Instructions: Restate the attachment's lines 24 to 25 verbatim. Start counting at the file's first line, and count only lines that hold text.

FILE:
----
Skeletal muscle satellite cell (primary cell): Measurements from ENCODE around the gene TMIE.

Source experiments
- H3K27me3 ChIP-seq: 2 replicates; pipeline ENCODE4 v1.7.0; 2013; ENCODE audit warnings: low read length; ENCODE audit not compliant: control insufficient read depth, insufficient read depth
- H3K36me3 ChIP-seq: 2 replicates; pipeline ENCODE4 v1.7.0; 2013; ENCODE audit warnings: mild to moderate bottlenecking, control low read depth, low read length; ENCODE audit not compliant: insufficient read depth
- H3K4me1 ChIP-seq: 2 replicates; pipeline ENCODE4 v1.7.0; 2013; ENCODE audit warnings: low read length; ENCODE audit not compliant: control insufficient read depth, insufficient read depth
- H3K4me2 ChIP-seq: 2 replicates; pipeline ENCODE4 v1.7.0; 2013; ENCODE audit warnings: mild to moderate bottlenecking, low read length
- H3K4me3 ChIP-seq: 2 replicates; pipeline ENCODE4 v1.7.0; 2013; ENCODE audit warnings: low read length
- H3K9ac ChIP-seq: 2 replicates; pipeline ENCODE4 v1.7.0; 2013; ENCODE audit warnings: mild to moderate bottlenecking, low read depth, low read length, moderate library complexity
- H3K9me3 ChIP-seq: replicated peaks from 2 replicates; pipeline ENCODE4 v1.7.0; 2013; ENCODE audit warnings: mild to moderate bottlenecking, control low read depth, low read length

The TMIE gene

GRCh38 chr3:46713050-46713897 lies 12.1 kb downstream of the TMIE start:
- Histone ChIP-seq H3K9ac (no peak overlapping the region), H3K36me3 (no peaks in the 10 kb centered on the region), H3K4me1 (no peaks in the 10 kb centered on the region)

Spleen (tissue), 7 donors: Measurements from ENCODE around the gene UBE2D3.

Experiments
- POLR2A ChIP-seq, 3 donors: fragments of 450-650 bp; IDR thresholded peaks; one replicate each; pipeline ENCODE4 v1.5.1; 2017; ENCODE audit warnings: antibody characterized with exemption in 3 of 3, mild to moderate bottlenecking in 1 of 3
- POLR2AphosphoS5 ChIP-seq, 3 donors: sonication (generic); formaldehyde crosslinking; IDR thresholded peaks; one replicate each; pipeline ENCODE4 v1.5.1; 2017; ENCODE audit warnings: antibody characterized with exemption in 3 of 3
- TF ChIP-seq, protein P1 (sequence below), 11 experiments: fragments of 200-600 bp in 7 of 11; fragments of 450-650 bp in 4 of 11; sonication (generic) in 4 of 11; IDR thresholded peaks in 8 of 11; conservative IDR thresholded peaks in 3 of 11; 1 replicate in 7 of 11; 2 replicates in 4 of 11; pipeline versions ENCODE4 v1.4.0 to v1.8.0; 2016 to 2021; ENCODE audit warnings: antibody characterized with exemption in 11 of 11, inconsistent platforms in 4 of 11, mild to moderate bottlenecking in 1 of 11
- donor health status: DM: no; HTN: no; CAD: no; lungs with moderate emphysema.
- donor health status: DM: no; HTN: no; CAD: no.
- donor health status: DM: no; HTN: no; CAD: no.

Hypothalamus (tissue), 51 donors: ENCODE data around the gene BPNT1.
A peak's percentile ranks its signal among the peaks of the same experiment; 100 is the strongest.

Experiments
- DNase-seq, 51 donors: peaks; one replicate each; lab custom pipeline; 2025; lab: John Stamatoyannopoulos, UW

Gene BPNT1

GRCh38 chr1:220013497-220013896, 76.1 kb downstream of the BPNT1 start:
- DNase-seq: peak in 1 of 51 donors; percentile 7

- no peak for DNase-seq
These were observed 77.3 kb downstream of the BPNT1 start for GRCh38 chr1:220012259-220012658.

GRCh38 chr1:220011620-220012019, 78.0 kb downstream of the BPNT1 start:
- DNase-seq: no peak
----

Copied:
- DNase-seq, 51 donors: peaks; one replicate each; lab custom pipeline; 2025; lab: John Stamatoyannopoulos, UW

Gene BPNT1